Northeast Colorado prosecutor indicted on drug charges, misconduct

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DENVER  |  An elected prosecutor for Colorado’s northeastern rural plains surrendered to authorities Friday, one day after being indicted on drug charges following an investigation by the state’s attorney general.

Brittny Lewton, 40, was charged with three drug felonies, including conspiracy and possession, as well as official misconduct, a misdemeanor, according to online court records. She turned herself into authorities in Logan County, one of seven counties in the 13th Judicial District where she serves as the district attorney.

Online court records did not specify the type of drug or drugs in the indictment, which has not been made public. Lewton’s attorney, Stan Garnett, said the charges appear to be based on one incident in July 2019 involving an alleged exchange of prescription medication. Garnett, a former district attorney in Boulder County, said he could not elaborate.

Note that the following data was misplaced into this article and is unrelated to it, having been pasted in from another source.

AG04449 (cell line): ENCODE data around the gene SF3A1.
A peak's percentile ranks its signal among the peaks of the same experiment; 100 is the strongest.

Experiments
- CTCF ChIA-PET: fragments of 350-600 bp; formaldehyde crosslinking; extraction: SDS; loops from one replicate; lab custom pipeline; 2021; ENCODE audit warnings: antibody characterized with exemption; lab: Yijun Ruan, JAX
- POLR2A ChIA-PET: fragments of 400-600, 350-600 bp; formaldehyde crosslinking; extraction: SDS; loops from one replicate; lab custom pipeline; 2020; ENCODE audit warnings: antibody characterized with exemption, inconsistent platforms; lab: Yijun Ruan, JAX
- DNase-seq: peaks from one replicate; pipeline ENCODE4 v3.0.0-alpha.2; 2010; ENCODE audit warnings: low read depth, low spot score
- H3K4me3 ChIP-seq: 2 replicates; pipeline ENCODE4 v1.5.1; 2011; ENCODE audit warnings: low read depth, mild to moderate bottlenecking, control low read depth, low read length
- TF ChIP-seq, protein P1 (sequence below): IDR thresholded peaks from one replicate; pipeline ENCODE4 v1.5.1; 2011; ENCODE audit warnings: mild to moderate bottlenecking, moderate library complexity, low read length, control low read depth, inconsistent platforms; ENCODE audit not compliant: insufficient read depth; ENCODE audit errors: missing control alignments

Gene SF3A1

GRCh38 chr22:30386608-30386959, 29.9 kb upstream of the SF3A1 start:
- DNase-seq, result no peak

Garnett, who served as a mentor to Lewton when she was first elected, said she is well respected by the courts, law enforcement, her employees and residents and he will vigorously defend her.

“I believe a jury would find her not guilty if we took the case to trial,” he said.

Democratic Gov. Jared Polis in August issued an executive order appointing Attorney General Phil Weiser to investigate unspecified potential criminal activity by Lewton. A spokesman for Weiser, Lawrence Pacheco, said he could not comment on the case.

According to the biography posted on her office’s website, Lewton started working as an intern for the 13th Judicial District before being hired in 2005.

Lewton, a Republican, was first elected district district attorney in 2012. She was re-elected by a wide margin in 2016 in the district that includes Kit Carson, Logan, Morgan, Phillips, Sedgwick, Washington and Yuma counties.

Garnett said Lewton would remain in her job as the case proceeds. He expected a judge from outside Lewton’s district to oversee the case.

The Colorado District Attorneys’ Council said it had confidence in the justice system and Weiser’s office to handle the matter with professionalism and integrity and noted that Lewton, like all other defendants, is presumed innocent until proven guilty.